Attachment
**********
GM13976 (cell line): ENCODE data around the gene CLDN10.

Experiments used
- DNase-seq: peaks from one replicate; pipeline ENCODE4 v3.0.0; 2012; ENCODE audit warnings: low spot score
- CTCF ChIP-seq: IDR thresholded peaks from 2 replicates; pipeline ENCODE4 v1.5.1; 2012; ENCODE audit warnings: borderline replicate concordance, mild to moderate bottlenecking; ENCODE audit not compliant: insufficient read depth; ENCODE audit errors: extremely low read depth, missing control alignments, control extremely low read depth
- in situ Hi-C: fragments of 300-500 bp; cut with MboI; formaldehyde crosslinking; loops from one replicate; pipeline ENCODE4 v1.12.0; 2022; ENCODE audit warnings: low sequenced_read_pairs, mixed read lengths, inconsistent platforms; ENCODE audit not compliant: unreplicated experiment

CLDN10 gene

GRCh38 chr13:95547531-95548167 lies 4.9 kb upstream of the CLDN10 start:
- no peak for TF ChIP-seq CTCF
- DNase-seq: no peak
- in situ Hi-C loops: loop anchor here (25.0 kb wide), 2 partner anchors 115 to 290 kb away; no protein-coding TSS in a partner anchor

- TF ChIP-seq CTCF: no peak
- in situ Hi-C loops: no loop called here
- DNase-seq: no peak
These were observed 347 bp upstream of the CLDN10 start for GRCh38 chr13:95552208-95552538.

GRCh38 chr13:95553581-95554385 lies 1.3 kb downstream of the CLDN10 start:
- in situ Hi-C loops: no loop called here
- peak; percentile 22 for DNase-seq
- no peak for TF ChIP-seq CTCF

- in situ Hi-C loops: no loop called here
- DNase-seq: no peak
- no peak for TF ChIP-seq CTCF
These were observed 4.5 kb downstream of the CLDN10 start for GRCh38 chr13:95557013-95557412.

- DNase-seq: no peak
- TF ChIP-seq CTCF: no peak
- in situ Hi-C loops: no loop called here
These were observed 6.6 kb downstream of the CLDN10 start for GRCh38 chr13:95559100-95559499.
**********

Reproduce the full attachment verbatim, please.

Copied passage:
GM13976 (cell line): ENCODE data around the gene CLDN10.

Experiments used
- DNase-seq: peaks from one replicate; pipeline ENCODE4 v3.0.0; 2012; ENCODE audit warnings: low spot score
- CTCF ChIP-seq: IDR thresholded peaks from 2 replicates; pipeline ENCODE4 v1.5.1; 2012; ENCODE audit warnings: borderline replicate concordance, mild to moderate bottlenecking; ENCODE audit not compliant: insufficient read depth; ENCODE audit errors: extremely low read depth, missing control alignments, control extremely low read depth
- in situ Hi-C: fragments of 300-500 bp; cut with MboI; formaldehyde crosslinking; loops from one replicate; pipeline ENCODE4 v1.12.0; 2022; ENCODE audit warnings: low sequenced_read_pairs, mixed read lengths, inconsistent platforms; ENCODE audit not compliant: unreplicated experiment

CLDN10 gene

GRCh38 chr13:95547531-95548167 lies 4.9 kb upstream of the CLDN10 start:
- no peak for TF ChIP-seq CTCF
- DNase-seq: no peak
- in situ Hi-C loops: loop anchor here (25.0 kb wide), 2 partner anchors 115 to 290 kb away; no protein-coding TSS in a partner anchor

- TF ChIP-seq CTCF: no peak
- in situ Hi-C loops: no loop called here
- DNase-seq: no peak
These were observed 347 bp upstream of the CLDN10 start for GRCh38 chr13:95552208-95552538.

GRCh38 chr13:95553581-95554385 lies 1.3 kb downstream of the CLDN10 start:
- in situ Hi-C loops: no loop called here
- peak; percentile 22 for DNase-seq
- no peak for TF ChIP-seq CTCF

- in situ Hi-C loops: no loop called here
- DNase-seq: no peak
- no peak for TF ChIP-seq CTCF
These were observed 4.5 kb downstream of the CLDN10 start for GRCh38 chr13:95557013-95557412.

- DNase-seq: no peak
- TF ChIP-seq CTCF: no peak
- in situ Hi-C loops: no loop called here
These were observed 6.6 kb downstream of the CLDN10 start for GRCh38 chr13:95559100-95559499.